Matchmaking in the UFC is Broken
Perhaps in the past, the UFC never had a legitimate ladder that governed who got a title shot, when, and based on what criteria. It just seems like recently, it’s become a problem for the world’s largest MMA promotion. In this, the first of a three part series, we’ll look at what broke the matchmaking process. In subsequent posts, we’ll look at one way to fix matchmaking, and we’ll finish up by considering the ramifications of such a solution.
Conor Takes Over
In an effort to maximize on the skyrocketing popularity of Conor McGregor, the UFC made some decisions that allowed it to short-circuit the understood progression of contenders in the featherweight and lightweight divisions. These decisions, while extremely effective, financially served to create a blueprint that has frozen the featherweight and lightweight divisions, disrupted the middleweight division, paused progress at light-heavyweight, and potentially upset the heavyweight division.
What did they do? They allowed for super fights to happen, fights that gave key fighters title shots without having to fight within the division first. Conor, who in December 2015, knocked out Jose Aldo to become the featherweight champion, went immediately into the #1 position at lightweight to fight Eddie Alvarez, the reigning champion there. Conor won that fight, becoming the UFC’s first two-weight champion creating confusion on whether or not he would be allowed to defend both belts.
Surging up the ladder, Max Holloway sought to avenge his loss to Conor and take the 145lb belt. Unfortunately, Conor left to fight Floyd Mayweather, a move that would upset both featherweight and lightweight classes.
Lightweight in Limbo
The UFC stripped Conor of the featherweight title, and Holloway eventually won that belt becoming the new champion, but at lightweight, the situation got stickier. Conor was still the reigning champion, and with him unable to defend his title due to the Mayweather fight, the UFC raised an interim champion in Tony Ferguson who defeated Kevin Lee back in 2017.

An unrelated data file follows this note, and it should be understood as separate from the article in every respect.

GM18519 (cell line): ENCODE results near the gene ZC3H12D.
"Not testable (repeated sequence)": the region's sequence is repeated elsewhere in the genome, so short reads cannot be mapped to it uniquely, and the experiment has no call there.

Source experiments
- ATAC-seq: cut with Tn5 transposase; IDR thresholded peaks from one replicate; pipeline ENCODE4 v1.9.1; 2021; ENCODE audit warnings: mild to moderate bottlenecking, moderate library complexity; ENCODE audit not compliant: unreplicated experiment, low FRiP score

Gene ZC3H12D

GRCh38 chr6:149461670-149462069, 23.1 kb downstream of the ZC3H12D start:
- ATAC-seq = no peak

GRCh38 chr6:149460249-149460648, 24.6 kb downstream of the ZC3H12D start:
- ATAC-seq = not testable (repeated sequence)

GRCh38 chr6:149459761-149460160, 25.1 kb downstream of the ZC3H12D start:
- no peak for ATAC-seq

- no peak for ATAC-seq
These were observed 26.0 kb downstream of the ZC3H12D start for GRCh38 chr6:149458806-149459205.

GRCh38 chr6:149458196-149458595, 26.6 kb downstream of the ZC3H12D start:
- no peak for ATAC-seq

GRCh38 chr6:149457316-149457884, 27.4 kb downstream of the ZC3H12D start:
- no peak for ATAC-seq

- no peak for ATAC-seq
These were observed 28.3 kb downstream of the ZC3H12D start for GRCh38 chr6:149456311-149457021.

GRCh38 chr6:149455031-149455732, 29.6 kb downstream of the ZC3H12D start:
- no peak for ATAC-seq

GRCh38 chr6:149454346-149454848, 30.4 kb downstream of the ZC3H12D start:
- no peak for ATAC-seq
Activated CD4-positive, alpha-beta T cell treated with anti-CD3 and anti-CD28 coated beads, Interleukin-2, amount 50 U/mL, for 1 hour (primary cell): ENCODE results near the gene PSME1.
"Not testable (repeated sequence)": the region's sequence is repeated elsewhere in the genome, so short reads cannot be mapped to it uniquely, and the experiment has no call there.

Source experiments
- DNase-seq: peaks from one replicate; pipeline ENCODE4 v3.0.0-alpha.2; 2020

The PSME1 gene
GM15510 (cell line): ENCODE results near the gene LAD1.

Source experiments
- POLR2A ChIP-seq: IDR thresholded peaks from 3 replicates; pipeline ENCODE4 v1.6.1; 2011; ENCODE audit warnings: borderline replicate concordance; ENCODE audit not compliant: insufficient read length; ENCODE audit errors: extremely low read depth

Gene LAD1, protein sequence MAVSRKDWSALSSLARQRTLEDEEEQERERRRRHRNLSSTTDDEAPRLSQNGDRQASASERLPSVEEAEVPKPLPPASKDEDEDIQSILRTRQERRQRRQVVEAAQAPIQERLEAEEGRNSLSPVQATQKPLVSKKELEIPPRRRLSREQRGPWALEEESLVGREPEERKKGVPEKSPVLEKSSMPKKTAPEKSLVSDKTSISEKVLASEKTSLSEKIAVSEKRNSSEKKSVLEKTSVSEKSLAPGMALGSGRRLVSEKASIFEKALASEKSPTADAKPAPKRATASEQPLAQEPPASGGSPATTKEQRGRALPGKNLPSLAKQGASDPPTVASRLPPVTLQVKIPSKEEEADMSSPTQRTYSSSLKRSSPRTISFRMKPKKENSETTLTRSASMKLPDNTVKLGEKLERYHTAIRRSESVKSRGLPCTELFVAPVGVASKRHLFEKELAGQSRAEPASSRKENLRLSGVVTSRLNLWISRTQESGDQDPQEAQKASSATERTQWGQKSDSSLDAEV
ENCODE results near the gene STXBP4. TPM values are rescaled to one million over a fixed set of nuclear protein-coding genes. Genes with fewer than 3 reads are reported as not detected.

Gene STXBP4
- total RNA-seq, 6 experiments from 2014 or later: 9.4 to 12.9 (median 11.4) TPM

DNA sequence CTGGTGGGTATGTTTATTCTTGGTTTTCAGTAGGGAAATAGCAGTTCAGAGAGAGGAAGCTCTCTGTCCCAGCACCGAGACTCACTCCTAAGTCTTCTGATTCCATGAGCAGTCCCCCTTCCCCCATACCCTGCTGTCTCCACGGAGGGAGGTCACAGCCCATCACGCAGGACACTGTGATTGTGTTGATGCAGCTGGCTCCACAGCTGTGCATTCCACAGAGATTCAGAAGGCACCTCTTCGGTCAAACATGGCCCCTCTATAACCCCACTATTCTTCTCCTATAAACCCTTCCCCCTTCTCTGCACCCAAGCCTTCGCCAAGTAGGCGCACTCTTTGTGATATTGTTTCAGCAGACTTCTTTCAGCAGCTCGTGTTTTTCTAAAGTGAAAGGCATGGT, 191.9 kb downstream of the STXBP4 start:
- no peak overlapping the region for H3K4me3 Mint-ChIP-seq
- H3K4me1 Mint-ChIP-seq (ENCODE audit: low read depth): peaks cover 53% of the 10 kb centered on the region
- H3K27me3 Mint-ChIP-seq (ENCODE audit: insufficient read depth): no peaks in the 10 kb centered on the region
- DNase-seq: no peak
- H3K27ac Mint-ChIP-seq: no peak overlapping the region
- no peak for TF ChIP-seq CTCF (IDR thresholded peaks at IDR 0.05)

After Conor lost to Mayweather, the thought was that he was going to come back and unify the title, but nearly 2 years after he defeated Eddie Alvarez, it doesn’t seem like it is going to happen. As a result, Ferguson instead of Conor, will defend the interim title against 25-0 Khabib Nurmagamedov.
The Return of GSP
But Conor is not the only person to have created ladder havoc in the UFC. Georges St Pierre, arguably one of the greatest welterweights of all time, coming off a 4-year semi-retirement from the sport, was allowed to leapfrog the entire Middleweight division, skip the interim title holder Robert Whitaker and fight for a title in a weight class he has never competed. And he won.
But instead of going to fight Whitaker to unify the title, GSP decided to surrender the title, leaving Whitaker to assume the role of champion without defeating the reigning title holder.
Daniel Cormier, Heavyweight
Now, Daniel Cormier, the light-heavyweight title holder is moving up to heavyweight to challenge the current heavyweight champion, Stipe Miocic. Cormier is also absolved from fighting anyone at heavyweight first, and should he win, would have to decide if he is going to defend both the light-heavyweight and heavyweight titles.
These super fights, or money fights, are bad for the sport. While they do achieve a short-term gain by building a lot of excitement quickly, in each of the examples, they have served to damage the divisions that are left in their wake.
Fix the Matchmaking Process
The UFC must return to a predictable ladder structure that allows fighters to work their way up to title contention and fans to understand why one fighter should get a title shot over another.
We also need to find a way to keep matchmakers from being influenced by Twitter beefs and post-fight call-outs that seem to create buzz, but don’t create match-ups that are actually good for the sport. In the case of Colby Covington, a fighter who tried to get a title shot by disrespecting others, has had implications on his fight camp teammates, other fighters in the UFC, and the people of Brazil.
So, how do you do it? How do you fix what is broken about matchmaking in the UFC? How do you legitimize the Championship belt again?
Well, I have a solution, and I’ll share it with you in my next blog post.